CALAIS, Maine — The superintendent for the school district that includes Calais High School has removed the one-game ban handed down to a Calais student last week.
The student, who has not been named by school officials and who has not accepted requests for comment, drew the ban for running onto the court before the players left the floor after the Jan. 24 boys basketball game in Calais between the Blue Devils and the Jonesport-Beals Royals. Calais won that game 65-62, and the student celebrated by running onto the court and “Tebowing” — taking a prayer stance popularized by Denver Broncos quarterback Tim Tebow.
Calais principal Dan Cohnstaedt said Monday there is a longstanding practice at the school that fans stay off the court until after the players leave the floor.
The student appealed the ban to Union 106 Superintendent James Underwood, and Underwood decided on Tuesday to reverse the ban.
“The student appealed the consequence” of running onto the floor to perform Tebow’s stance, he said.
“I have removed his suspension from the game,” said Underwood.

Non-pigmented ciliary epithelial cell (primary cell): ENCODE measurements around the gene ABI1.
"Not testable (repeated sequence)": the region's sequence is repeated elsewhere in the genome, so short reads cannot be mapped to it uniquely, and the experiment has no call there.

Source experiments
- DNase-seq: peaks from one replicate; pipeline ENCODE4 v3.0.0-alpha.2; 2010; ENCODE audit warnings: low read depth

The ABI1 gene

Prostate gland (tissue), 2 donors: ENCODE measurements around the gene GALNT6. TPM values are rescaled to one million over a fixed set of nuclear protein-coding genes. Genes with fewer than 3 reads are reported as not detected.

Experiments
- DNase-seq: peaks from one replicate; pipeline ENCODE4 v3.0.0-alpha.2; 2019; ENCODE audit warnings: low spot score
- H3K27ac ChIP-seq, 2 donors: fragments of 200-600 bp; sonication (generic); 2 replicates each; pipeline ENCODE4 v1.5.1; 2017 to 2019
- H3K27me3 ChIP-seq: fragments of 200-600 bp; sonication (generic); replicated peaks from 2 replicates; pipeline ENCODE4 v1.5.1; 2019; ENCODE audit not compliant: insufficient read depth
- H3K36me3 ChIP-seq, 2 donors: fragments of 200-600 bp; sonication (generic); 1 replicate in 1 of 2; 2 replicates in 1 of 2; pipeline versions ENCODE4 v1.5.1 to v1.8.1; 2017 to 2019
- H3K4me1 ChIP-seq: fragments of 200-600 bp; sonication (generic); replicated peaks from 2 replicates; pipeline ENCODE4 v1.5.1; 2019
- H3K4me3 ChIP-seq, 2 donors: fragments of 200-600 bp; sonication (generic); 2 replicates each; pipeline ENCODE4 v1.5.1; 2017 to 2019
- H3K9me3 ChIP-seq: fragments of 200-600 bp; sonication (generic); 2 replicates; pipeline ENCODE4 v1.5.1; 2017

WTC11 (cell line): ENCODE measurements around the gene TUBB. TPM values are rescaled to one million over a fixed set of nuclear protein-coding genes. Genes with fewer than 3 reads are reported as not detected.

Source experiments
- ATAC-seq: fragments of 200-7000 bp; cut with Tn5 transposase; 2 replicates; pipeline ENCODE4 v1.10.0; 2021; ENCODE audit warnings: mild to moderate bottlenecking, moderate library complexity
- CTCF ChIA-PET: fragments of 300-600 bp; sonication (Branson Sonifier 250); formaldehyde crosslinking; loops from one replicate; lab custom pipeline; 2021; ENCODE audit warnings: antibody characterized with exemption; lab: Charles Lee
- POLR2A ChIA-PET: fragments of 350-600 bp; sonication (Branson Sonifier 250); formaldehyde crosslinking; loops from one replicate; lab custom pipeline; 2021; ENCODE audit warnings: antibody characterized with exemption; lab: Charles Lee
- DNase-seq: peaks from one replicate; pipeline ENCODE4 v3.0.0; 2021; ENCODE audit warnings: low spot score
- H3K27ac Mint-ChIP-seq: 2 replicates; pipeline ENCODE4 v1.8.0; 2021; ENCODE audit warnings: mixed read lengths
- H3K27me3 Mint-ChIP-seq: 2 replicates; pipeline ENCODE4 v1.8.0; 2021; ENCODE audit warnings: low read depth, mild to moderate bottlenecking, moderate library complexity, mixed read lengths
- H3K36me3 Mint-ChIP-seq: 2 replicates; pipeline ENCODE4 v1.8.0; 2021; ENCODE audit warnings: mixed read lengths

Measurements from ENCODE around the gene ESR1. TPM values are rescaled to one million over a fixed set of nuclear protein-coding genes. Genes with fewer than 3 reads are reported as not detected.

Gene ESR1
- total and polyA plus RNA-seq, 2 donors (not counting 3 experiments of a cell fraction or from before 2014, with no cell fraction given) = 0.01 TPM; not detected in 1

Without the lifting of the one-game ban, the student would have had to miss Tuesday night’s boys basketball game against A.R. Gould of South Portland.
“It’s fairly simple,” said Underwood. “It was an overreaction, an overreaction all around to a pretty innocuous situation.”
Underwood felt the situation needed to be put back into perspective.
“I have spoken to all the parties, and I think everybody agrees it was an overreaction,” said Underwood.
As for the practice of keeping fans off the court until the players leave the floor, Underwood believes it should remain.
“I would like it to remain a common social practice,” he said. “I don’t think it’s something we need to put [into writing].”
Before the superintendent’s decision, a movement had grown among Calais students at the school to appeal the ban. A social networking site was started and it registered more than 200 supporters. The site includes artwork of the prayer stance that Tebow would perform in the end zone or on the sideline at games.
This is not the first incident in the U.S. in which Tebowing conflicted with school practices or policies.
In December, according to media reports, four high school student-athletes in New York were suspended for one day for Tebowing in the hallways, although two of the suspensions later were rescinded.
As for the Calais situation, Underwood said that for all involved, “Life is back to normal.”